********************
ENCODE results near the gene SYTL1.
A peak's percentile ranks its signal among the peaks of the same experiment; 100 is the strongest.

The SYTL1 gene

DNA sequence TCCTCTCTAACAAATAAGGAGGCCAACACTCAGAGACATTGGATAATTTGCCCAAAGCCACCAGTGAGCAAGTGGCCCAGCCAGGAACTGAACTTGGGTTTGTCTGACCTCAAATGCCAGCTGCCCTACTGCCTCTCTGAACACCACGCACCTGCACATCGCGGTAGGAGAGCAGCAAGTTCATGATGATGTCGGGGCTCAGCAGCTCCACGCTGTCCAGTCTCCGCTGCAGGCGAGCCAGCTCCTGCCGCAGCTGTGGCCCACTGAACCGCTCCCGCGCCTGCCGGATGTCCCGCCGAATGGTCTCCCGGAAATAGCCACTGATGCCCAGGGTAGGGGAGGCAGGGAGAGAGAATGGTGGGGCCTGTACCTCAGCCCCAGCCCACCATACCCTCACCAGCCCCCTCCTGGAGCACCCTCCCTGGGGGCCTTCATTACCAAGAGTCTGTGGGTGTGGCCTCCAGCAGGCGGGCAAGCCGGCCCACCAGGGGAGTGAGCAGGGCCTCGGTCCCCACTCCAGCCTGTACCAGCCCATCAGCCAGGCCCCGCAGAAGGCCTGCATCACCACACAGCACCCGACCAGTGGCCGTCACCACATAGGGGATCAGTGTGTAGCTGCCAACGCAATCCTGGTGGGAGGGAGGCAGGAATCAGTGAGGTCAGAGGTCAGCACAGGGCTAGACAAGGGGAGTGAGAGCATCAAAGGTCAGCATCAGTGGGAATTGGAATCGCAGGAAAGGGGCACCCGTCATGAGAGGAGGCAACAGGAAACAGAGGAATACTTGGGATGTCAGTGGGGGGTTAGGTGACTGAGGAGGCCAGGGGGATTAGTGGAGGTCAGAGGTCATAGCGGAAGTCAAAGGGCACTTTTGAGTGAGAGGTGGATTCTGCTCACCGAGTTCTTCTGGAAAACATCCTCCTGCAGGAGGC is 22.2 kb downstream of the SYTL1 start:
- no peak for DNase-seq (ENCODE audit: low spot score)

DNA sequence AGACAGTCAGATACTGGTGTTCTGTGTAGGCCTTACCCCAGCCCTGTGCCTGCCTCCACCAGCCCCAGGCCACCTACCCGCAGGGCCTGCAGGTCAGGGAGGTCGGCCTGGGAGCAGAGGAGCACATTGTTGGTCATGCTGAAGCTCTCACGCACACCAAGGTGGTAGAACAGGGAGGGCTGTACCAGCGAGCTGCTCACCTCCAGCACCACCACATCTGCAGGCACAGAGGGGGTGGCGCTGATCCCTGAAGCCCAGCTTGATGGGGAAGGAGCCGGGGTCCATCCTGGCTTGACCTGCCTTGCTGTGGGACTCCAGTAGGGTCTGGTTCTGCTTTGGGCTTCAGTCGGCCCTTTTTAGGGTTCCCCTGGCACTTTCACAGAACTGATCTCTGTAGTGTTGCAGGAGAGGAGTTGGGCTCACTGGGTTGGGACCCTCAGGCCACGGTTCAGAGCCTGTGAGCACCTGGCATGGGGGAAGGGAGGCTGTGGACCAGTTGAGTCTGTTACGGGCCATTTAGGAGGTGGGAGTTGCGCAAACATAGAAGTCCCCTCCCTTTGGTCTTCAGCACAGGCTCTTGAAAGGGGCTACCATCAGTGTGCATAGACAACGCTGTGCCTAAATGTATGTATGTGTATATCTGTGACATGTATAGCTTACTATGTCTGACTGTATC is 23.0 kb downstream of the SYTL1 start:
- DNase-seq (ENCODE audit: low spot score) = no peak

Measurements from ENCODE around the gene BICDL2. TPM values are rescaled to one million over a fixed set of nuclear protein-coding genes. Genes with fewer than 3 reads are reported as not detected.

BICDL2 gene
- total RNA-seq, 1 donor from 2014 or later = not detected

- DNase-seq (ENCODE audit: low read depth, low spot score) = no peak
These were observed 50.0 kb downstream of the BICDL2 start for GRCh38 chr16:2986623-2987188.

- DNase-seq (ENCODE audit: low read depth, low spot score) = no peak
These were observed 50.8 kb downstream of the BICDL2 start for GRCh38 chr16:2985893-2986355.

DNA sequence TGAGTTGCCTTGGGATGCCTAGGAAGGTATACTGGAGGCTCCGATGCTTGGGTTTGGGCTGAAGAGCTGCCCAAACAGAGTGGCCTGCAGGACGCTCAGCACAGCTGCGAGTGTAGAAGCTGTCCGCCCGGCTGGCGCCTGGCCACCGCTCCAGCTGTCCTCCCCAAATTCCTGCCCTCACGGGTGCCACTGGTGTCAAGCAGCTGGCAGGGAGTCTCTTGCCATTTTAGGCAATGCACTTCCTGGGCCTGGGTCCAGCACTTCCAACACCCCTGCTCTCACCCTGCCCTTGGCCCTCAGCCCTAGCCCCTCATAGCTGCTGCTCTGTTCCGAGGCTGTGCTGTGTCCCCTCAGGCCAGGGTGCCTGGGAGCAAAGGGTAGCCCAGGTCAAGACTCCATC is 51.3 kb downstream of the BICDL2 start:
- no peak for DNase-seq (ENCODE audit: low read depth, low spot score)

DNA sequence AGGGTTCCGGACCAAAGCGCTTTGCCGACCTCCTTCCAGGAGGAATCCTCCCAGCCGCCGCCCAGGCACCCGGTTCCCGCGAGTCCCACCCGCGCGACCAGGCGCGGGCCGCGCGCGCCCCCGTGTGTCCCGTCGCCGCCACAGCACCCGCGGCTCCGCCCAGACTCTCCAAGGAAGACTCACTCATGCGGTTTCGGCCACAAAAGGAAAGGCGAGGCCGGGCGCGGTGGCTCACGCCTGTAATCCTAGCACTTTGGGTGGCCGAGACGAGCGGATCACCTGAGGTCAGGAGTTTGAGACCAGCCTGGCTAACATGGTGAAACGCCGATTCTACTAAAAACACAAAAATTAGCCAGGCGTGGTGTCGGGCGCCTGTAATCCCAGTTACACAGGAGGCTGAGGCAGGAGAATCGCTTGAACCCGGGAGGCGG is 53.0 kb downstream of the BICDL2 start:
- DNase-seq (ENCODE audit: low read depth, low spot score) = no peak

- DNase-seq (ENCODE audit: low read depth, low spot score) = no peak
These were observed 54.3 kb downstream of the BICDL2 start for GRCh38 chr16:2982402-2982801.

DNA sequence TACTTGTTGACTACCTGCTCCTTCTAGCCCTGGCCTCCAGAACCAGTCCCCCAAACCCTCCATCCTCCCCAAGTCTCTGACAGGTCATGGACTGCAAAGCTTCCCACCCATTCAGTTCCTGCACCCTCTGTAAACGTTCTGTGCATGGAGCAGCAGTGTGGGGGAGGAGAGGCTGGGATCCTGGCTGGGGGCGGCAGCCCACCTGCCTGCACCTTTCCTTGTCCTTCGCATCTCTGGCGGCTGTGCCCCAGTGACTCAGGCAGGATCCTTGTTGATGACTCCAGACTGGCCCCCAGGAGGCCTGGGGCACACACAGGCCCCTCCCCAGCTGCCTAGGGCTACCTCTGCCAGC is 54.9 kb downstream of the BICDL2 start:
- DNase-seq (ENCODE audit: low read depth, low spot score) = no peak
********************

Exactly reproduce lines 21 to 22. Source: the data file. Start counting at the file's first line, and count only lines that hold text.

DNA sequence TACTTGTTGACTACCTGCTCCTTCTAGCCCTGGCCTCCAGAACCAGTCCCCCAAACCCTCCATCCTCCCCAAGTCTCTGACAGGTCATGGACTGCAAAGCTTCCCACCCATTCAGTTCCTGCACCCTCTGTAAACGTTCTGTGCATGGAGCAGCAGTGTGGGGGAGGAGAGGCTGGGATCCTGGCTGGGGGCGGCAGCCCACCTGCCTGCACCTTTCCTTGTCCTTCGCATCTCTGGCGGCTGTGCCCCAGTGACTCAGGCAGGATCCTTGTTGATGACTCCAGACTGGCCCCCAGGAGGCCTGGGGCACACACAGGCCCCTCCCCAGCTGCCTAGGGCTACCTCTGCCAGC is 54.9 kb downstream of the BICDL2 start:
- DNase-seq (ENCODE audit: low read depth, low spot score) = no peak